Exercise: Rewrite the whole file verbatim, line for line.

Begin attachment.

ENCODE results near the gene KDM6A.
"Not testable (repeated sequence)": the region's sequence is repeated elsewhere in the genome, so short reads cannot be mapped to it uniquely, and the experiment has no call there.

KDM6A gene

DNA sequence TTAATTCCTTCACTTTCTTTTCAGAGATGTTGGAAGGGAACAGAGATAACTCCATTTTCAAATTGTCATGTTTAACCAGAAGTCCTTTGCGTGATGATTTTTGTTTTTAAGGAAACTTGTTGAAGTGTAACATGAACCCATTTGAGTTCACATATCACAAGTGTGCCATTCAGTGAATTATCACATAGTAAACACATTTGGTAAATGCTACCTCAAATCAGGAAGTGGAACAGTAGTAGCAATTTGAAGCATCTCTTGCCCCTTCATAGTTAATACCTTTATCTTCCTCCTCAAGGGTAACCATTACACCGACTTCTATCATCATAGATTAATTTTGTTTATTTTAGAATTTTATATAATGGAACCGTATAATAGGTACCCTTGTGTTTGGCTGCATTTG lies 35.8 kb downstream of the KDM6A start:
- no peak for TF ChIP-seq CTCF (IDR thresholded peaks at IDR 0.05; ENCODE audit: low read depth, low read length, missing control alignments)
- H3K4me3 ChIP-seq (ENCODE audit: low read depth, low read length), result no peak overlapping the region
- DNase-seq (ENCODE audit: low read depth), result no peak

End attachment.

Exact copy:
ENCODE results near the gene KDM6A.
"Not testable (repeated sequence)": the region's sequence is repeated elsewhere in the genome, so short reads cannot be mapped to it uniquely, and the experiment has no call there.

KDM6A gene

DNA sequence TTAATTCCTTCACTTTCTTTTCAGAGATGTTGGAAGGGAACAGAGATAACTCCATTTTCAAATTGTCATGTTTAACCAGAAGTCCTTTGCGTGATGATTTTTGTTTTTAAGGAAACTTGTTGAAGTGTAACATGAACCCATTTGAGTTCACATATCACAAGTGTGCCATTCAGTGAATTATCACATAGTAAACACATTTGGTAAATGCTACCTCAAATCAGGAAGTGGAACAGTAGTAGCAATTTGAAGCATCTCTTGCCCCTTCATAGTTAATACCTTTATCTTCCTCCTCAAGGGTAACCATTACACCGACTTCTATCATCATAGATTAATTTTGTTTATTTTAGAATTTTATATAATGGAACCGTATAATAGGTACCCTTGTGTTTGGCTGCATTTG lies 35.8 kb downstream of the KDM6A start:
- no peak for TF ChIP-seq CTCF (IDR thresholded peaks at IDR 0.05; ENCODE audit: low read depth, low read length, missing control alignments)
- H3K4me3 ChIP-seq (ENCODE audit: low read depth, low read length), result no peak overlapping the region
- DNase-seq (ENCODE audit: low read depth), result no peak